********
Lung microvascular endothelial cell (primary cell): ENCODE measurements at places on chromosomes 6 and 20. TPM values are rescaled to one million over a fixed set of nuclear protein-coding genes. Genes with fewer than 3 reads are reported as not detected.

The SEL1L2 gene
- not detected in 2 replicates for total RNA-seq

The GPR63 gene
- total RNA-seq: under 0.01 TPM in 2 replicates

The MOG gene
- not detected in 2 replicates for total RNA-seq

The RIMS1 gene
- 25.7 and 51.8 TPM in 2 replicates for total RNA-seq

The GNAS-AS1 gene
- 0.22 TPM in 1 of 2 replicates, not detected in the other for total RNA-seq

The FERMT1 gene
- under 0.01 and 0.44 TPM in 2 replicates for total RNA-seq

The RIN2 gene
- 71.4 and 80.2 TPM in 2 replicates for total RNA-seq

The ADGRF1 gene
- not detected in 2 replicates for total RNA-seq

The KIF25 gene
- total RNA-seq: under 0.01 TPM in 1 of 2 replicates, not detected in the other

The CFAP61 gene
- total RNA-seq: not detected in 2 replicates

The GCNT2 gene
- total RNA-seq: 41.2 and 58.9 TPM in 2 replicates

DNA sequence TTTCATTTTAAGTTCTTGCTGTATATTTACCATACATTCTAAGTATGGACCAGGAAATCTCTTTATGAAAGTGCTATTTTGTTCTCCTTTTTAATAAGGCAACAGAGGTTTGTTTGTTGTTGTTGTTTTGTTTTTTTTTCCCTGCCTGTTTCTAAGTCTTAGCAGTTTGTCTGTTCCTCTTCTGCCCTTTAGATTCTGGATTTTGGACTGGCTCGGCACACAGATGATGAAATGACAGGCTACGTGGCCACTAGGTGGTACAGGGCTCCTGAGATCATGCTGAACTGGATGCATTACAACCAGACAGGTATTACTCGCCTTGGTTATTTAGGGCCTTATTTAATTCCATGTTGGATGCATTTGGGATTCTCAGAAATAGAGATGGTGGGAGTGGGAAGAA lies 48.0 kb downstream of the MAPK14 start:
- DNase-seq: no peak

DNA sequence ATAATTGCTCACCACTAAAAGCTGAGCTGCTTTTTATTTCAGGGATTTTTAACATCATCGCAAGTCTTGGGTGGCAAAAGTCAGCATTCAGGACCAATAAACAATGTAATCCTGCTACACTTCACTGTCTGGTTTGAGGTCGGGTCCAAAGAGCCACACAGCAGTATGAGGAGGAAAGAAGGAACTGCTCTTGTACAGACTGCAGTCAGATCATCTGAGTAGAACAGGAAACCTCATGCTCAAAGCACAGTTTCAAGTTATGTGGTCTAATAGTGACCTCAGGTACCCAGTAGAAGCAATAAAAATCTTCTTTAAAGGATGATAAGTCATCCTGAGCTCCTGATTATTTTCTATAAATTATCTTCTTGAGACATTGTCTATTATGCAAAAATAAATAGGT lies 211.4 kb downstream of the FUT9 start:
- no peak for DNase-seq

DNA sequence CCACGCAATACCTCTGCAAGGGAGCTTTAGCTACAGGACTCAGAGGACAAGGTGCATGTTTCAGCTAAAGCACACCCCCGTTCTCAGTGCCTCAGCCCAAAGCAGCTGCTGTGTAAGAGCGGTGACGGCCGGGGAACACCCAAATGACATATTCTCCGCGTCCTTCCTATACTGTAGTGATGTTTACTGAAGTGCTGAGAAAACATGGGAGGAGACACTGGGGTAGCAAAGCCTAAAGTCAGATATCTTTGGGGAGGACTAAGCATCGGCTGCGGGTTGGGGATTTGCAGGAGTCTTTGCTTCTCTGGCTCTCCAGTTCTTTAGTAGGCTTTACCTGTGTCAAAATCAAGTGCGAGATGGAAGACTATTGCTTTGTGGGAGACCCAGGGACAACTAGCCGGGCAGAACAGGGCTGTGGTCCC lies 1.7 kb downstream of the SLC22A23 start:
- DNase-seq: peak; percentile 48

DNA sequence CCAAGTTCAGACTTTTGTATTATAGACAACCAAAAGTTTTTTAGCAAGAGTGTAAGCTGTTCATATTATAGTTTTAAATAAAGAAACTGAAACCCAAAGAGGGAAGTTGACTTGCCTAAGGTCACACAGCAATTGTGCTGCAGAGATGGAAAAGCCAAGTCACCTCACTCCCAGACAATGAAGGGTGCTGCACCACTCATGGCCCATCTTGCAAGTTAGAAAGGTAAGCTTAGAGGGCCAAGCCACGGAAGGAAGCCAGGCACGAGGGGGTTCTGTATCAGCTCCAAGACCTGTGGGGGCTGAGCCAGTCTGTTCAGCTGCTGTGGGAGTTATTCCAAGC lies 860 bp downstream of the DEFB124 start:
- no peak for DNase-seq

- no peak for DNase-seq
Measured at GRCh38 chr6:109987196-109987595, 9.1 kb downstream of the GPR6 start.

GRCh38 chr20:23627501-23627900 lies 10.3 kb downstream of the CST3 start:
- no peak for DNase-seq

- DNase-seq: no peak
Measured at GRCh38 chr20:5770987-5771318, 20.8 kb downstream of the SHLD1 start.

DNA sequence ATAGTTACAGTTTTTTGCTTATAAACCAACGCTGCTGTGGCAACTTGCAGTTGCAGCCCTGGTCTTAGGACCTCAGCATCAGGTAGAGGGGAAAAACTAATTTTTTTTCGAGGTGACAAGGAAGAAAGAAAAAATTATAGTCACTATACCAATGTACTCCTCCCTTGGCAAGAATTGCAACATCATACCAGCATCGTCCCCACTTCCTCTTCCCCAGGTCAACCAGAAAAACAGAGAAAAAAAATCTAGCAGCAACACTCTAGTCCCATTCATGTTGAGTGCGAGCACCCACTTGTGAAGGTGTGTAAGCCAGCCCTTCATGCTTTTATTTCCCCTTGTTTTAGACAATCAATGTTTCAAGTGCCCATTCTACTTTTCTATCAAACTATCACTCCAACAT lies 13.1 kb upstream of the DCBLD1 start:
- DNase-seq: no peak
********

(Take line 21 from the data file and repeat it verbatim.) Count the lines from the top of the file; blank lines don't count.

- total RNA-seq: not detected in 2 replicates